“That’s why we’re disappointed and surprised, but Dr. Rock had a lot vested in Clarkston, and Clarkston Schools and the community,” Ryan said “It stood on its own two feet of what that represented and now, as he’s come forth to share this situation. I mean, honestly, we have to deal with it for what it is and try not to make judgments past that.”
He said the board will follow up with an investigation using an outside group.
“Dickinson Wright has been commissioned by the board to complete the investigation,” he said.
Ryan, formerly deputy superintendent, was appointed interim superintendent effective immediately.
“Right now, us as a central office, we’re going to kind of just rally together to make sure that we have everything covered,” he said. “We’re probably going to look down the road to see how we fill spots. Sometimes it’s difficult because there’s such technology and everything going on, we kind of have to just cover one base. It’ll be a team approach.”
Ryan served as a guest teacher from 1995-1996; student teacher in 1996; science teacher from 1997-2002; Clarkston High School assistant principal, 2002-2004; Clarkston Middle School principal, 2004-2005; Clarkston Junior High principal, 2005-2010; and deputy superintendent since 2010, according to the school district. He resides in Clarkston with his wife Gina, and he is the father of 2017 Clarkston High School graduate Jake and Clarkston Community Schools students Alec, Evan, and Elly.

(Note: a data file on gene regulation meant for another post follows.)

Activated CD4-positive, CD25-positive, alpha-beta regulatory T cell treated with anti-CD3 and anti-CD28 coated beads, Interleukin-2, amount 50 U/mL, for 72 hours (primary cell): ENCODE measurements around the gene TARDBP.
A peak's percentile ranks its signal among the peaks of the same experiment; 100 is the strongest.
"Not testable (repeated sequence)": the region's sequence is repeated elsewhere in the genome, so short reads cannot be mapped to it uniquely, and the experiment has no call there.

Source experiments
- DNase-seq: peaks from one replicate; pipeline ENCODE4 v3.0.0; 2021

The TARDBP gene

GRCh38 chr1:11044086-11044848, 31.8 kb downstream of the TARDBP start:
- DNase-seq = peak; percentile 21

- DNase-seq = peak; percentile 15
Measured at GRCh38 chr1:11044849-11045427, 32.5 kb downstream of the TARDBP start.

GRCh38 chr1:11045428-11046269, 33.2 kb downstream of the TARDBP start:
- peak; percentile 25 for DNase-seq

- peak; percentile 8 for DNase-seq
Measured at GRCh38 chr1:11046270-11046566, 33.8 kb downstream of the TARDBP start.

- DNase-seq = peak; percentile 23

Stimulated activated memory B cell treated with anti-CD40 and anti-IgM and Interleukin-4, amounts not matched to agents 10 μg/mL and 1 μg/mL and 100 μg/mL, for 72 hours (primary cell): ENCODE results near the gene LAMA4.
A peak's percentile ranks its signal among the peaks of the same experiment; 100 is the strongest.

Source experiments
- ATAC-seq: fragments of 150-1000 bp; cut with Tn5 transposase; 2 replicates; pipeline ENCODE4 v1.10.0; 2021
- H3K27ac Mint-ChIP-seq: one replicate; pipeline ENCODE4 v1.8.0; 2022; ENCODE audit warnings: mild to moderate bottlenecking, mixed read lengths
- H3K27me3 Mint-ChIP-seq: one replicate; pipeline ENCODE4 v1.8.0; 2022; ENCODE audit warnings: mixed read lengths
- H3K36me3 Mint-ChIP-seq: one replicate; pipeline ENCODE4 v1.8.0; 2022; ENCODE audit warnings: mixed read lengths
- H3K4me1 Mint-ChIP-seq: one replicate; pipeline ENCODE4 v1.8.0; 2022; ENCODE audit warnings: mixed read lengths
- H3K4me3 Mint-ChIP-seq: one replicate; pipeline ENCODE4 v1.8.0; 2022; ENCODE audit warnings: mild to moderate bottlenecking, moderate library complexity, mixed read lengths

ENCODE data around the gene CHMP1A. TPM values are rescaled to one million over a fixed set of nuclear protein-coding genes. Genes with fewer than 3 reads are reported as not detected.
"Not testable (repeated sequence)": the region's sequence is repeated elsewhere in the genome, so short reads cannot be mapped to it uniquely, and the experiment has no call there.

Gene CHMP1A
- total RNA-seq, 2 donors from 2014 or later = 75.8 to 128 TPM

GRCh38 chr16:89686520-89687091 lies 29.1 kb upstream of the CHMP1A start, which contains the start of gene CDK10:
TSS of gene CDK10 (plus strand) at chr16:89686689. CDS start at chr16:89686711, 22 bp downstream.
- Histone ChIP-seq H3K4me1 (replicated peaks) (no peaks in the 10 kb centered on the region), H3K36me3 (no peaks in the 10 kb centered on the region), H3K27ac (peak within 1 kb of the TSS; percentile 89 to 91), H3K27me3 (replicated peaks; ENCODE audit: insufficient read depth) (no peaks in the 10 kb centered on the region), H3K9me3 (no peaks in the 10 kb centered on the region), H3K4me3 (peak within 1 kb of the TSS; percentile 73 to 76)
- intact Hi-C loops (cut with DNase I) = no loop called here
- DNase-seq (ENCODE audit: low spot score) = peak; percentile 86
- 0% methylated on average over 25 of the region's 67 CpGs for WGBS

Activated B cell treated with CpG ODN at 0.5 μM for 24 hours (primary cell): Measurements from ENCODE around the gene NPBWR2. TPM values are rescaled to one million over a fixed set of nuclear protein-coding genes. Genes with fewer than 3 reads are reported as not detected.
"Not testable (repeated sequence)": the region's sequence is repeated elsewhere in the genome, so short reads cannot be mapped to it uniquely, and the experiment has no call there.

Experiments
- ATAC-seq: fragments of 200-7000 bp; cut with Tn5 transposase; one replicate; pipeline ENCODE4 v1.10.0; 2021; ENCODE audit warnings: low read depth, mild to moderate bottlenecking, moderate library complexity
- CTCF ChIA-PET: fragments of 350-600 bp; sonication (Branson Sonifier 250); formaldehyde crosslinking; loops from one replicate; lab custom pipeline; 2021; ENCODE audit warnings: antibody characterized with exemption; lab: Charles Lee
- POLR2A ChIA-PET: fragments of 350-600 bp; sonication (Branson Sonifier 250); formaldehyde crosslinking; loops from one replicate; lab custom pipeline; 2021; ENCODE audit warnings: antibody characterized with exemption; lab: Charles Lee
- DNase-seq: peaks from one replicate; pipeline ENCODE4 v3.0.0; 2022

According to the Resignation and Release Agreement signed by Rock and the school district, he remains on paid administrative leave until Feb. 28, his “termination date”; no further legal, employment, or contractual obligations to Rock; full cooperation with the investigation; no contact with any district employee or student; no admission of wrongdoing; no negative comments about the case; and full release of any claim of liability, compensation, or damages from the district.
Directives include no attendance of any event, public or private, on school property or for which the district is a host, sponsor, or participant; and deletion of all social media accounts affiliated with the district.
Recently, Rock signed a four-year contract effective Jan. 1 with a salary of $161,000 a year. The contract required disclosure of potential civil actions against him, and included a “moral turpitude or misconduct” clause, allowing the district to terminate his contract at any time without liability for salary, pension, or fringe benefits.
Ryan’s interim superintendent contract sets his salary at $150,000.
Affects on Clarkston Chamber
Rock was also serving as the 2018 board president of the Clarkston Area Chamber of Commerce, with which he served for seven years.
“Dr. Rock has indicated he will submit his resignation,” said Janelle Best, executive director of the chamber, in a statement. “Our staff and board were unaware of the situation and never observed a lack of commitment or leadership on behalf of the Clarkston Chamber by Dr. Rock.”
The remainder of his term will be filled by Emily Ford of Morgan Milzow Realtors. A Clarkston resident since 1979, Ford is an associate broker and a fourth-generation real estate professional. She’s a graduate of Kalamazoo College where she majored in Economics. She is an specialist in unique properties, relocations and distressed sales.